Is Toyota going to equip its new Hilux light truck with a camera-based autonomous braking system, an almost sure-fire way of winning five-star crash safety credentials from the European New Car Assessment Programme? Or is it just measuring the impact on a dummy pedestrian (above) as its works towards an approved pedestrian-safety rating from the Euro-NCAP facility? European spy agency Automedia says its pictures really don’t need any explanation, that the Toyota Hilux is indeed testing autonomous braking. The pictures at the top and at left clearly show the Hilux braking in a hurry. The circular device on the roof of the Hilux is the giveaway. Could it be similar to Subaru’s Eyesight system, which can detect pedestrians and automatically apply the vehicle’s brakes, if necessary. Toyota is a self-proclaimed admirer of things Subaru – it didn’t buy 17 per cent of Subaru for nothing – and Eyesight has received much praise worldwide. Toyota desparately wants its eighth-generation Hilux to immediately get a maximum five-star crash rating from Euro-NCAP as it seeks to recapture the high ground from its main rival the Ford Ranger. The current Hilux range has been around for almost 10 years, in which time it has mostly carried a four-star rating. Some variants have been upgraded to five stars along the way. The Ranger launched in 2010 with the maximum five stars and its success in becoming the best-selling workhorse in New Zealand, at least, has clearly being helped from day one by the rating.The new Hilux is longer, wider and more muscular than the current model, says Automedia. The spy agency and its designers have looked for tell-tale signs under the camouflage and say both the front and rear ends pick up design elements from the Toyota Tacoma, a US market pick-up. “Generally speaking,” says Automedia, “the new Hilux’s design is closer to American tastes, spurring speculation about the light truck’s potential in the US market.” The facelifted Ford Ranger also gets an all-American touch here and there, especially F-150 styling around the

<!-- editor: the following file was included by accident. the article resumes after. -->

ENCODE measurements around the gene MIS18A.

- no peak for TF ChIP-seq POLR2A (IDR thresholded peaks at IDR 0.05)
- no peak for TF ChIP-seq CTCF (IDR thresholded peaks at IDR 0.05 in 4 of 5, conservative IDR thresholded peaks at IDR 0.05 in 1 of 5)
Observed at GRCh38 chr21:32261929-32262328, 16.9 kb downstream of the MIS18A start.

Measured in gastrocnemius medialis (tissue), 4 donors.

grille. The new-look model is due in New Zealand later in the year. The Hilux is also expected then, although there is talk that it won’t arrive until early in 2016. It is almost certain to come with an improved version of the four-cylinder 3.0-litre turbo-diesel, tuned for better fuel use. Toyota has been trialling a hybrid Hilux, says Automedia, using a 2.5-litre petrol engine and electric generator/motor from the A-Bat concept first seen at the 2008 Detroit motor show. It says the optional 4.0-litre V6 petrol engine that has been available in NZ might not meet new emissions regulations and could be ruled out of some markets.